Hypoglycemia and Hyperglycemia in Hospitalized Patients Receiving Insulin
|Leblond J1*, Beauchesne MF1-4, Bernier F3,5,6, Lanthier L5,6, Garant MP3, Blais L2,4, Frédéric Grondin RN7 and B Cossette B1,6|
|1Department of Pharmacy, Centre hospitalier universitaire de Sherbrooke, Sherbrooke, Canada|
|2Faculty of Pharmacy, Université de Montréal, Montréal, Canada|
|3CR-CHUS, Centre hospitalier universitaire de Sherbrooke, Sherbrooke, Canada|
|4Research Center, Hôpital du Sacré-Coeur de Montréal, Montréal, Canada|
|5Department of Medicine, Centre hospitalier universitaire de Sherbrooke, Sherbrooke, Canada|
|6Faculty of Medicine and Health Sciences, Université de Sherbrooke, Sherbrooke, Canada|
|7Department of Nursing, Centre hospitalier universitaire de Sherbrooke, Sherbrooke, Canada|
|Corresponding Author :||Leblond J
Centre hospitalier universitaire de Sherbrooke
3001, 12th Avenue North, Sherbrooke, Quebec, Canada
E-mail: [email protected]
|Received: November 10, 2015; Accepted: November 20, 2015; Published: November 22, 2015|
|Citation: Leblond J, Beauchesne MF, Bernier F, Lanthier L, Garant MP, et al. (2015) Hypoglycemia and Hyperglycemia in Hospitalized Patients Receiving Insulin. Adv Pharmacoepidemiol Drug Saf 4:195. doi:10.4172/2167-1052.1000195|
|Copyright: © 2015 Leblond J, et al . This is an open-access article distributed under the terms of the Creative Commons Attribution License, which permits unrestricted use, distribution, and reproduction in any medium, provided the original author and source are credited.|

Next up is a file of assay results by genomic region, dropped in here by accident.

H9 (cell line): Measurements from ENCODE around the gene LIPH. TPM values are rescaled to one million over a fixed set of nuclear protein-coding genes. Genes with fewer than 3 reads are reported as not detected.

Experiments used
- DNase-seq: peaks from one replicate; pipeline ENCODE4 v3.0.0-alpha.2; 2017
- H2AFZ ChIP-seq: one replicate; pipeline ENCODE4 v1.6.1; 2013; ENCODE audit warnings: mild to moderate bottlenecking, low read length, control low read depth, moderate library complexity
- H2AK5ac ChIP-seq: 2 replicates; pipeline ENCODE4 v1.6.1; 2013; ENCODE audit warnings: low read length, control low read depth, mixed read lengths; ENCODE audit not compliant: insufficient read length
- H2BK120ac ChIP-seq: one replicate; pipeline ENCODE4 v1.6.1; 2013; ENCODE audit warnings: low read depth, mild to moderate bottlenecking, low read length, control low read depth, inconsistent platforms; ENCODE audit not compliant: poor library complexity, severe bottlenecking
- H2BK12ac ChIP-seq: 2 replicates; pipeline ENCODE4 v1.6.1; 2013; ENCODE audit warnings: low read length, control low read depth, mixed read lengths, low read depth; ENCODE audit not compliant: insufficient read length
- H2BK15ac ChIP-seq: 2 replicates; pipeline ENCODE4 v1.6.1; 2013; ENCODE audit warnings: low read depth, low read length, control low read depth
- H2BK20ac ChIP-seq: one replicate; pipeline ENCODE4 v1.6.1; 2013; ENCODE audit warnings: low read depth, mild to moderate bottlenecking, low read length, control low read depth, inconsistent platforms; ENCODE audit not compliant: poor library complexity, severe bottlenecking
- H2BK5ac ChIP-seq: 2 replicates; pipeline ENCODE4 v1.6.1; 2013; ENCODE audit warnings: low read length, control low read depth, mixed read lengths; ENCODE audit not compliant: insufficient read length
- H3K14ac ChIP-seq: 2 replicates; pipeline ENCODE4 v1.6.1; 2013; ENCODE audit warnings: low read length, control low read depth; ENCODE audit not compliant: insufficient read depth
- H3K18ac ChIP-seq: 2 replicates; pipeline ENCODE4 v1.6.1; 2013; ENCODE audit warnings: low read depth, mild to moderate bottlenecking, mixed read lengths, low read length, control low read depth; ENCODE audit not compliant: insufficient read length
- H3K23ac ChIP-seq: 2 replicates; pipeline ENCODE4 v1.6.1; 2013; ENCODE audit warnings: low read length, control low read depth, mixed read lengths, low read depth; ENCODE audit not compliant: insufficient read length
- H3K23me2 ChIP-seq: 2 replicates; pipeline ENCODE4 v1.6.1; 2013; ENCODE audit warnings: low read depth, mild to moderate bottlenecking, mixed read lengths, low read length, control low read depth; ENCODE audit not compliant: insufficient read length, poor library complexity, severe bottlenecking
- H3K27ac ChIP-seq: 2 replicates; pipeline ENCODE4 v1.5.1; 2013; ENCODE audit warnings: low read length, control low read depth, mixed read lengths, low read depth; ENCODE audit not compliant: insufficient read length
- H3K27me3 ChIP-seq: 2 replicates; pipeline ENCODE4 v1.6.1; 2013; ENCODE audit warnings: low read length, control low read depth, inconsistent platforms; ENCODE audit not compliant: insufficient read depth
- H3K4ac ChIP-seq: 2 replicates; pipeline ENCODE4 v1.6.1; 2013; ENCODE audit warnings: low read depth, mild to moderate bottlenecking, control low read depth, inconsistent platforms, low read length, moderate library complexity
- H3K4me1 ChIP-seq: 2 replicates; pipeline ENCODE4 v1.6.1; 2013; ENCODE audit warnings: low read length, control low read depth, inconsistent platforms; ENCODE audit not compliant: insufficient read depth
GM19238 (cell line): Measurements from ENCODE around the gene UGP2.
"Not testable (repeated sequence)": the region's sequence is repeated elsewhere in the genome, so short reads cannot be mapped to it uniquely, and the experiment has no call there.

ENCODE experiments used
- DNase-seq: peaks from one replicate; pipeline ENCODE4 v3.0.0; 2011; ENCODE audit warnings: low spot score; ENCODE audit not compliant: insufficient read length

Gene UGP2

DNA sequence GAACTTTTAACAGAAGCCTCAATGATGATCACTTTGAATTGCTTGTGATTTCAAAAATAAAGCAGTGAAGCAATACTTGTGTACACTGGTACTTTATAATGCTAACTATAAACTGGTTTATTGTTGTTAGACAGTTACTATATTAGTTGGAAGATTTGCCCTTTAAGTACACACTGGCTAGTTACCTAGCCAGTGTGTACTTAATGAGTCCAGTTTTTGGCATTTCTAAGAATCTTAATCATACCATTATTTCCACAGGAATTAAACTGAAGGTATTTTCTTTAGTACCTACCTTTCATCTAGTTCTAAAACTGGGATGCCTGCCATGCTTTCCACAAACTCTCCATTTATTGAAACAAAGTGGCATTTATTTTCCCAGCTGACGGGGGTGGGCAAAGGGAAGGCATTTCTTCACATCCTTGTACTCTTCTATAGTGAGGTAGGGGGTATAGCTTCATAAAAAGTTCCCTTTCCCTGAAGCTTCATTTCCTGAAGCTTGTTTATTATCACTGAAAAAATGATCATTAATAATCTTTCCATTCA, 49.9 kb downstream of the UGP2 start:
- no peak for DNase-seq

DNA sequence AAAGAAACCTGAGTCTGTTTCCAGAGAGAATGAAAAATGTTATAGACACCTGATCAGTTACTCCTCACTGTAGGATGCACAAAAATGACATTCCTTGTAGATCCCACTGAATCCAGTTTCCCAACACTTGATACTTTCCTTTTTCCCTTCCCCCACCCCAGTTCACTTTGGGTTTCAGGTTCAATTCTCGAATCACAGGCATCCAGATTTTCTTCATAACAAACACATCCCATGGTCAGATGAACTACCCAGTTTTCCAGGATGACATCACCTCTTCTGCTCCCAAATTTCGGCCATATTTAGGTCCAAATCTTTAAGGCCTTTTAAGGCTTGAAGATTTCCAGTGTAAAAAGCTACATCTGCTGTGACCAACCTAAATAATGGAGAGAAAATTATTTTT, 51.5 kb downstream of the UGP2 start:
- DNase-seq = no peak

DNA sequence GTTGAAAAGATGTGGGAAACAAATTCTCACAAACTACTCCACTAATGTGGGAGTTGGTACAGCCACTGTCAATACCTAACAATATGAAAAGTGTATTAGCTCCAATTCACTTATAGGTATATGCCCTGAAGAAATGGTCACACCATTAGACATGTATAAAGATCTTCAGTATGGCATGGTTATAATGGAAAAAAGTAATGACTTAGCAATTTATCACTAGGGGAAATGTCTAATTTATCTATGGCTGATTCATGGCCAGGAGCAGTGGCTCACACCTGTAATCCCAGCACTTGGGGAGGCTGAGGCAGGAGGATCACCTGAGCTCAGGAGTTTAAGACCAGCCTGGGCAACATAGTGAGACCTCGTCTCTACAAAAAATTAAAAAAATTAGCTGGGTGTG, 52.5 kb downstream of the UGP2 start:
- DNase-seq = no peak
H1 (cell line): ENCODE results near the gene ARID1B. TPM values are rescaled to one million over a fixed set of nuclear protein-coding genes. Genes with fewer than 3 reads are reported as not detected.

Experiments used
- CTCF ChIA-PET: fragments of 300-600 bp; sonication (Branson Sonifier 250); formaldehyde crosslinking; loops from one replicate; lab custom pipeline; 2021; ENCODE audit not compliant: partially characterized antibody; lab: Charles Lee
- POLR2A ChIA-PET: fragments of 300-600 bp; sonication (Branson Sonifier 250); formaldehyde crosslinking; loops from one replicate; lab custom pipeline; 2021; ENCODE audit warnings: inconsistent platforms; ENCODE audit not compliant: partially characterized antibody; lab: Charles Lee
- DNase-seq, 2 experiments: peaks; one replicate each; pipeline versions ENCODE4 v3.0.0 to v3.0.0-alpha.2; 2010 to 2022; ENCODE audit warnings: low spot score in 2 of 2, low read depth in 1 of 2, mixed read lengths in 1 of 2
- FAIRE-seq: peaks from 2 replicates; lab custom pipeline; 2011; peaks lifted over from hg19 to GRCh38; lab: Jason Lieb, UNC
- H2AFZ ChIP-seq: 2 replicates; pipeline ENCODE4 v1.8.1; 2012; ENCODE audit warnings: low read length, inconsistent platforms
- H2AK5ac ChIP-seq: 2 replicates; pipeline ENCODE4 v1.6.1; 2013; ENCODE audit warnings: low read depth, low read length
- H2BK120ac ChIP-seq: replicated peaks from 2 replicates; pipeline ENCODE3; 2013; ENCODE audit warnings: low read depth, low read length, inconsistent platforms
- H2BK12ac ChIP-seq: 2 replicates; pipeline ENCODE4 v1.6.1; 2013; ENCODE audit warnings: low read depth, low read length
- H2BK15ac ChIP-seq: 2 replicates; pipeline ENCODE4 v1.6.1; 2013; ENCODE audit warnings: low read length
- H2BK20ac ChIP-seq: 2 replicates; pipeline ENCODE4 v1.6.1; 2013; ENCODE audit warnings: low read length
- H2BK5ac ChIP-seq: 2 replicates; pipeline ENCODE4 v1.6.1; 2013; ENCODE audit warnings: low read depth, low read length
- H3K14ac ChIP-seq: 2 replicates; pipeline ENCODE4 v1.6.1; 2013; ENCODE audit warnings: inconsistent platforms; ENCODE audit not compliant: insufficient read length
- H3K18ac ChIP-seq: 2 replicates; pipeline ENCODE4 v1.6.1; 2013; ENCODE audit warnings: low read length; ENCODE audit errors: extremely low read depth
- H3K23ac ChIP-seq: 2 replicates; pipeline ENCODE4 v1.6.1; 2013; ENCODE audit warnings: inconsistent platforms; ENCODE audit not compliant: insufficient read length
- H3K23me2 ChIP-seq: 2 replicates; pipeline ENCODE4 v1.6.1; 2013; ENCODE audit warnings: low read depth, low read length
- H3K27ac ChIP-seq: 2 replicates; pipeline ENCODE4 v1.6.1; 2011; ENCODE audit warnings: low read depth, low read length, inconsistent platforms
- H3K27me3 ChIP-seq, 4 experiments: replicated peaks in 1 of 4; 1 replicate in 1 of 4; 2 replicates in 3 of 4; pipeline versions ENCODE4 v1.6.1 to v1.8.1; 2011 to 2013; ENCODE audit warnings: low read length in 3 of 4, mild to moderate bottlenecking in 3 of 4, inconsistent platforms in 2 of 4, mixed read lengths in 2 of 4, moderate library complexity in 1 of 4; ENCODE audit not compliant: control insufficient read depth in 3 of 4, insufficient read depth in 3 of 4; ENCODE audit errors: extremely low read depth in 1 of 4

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Background: Insulin is commonly prescribed to treat hyperglycemia in the hospital setting, but is associated with a risk of hypoglycemia. The objective of this study was to determine the incidence rate and risk factors for hypoglycemia and hyperglycemia in hospitalized patients receiving insulin.
Method: Retrospective cohort study analysing 58,496 patient-days of insulin exposure from 7780 hospitalizations of 5537 adult subjects at a teaching hospital between July 2009 and June 2011. The incidence rate of hypoglycemia (glycemia ≤ 3.9 mmol/L) and hyperglycemia (glycemia >16.7 mmol/L) were evaluated. Glycemia was measured by point-of-care blood-glucose. The association between risk factors and hypoglycemia/hyperglycemia events was determined using a Cox model.
Results: The incidence rates for days with hypoglycemia were 11.1 per 100 patient-days for subcutaneous (s.c.) insulin and 10.4 per 100 patient-days for continuous intravenous insulin (CII). The incidence rates for days with hyperglycemia were 10.2 and 4.6 per 100 patient-days for s.c. insulin and CII, respectively. Clinically relevant risk factors associated with hypoglycemia for subjects on s.c. insulin were: creatinine clearance ≤ 60 mL/min: adjusted hazard ratio (HR) 1.14 [95% CI: 1.03-1.27]; surgery: HR 1.23 [95% CI: 1.04-1.46]; and diabetes: HR 1.79 [95% CI: 1.44-2.23]. For hyperglycemia, the risk factors were diabetes: HR 5.10 [95% CI: 3.65-7.12]; use of systemic corticosteroids: HR 2.13 [95% CI: 1.90-2.38]; and prescription of scheduled with sliding scale insulin: HR 1.89 [95% CI: 1.62-2.21]. ]
Conclusion: The identified risk factors indicate areas for targeted improvement initiatives for glycemic control and should help reduce the rate of hyperglycemic and hypoglycemic events, thereby decreasing the occurrence of adverse outcomes.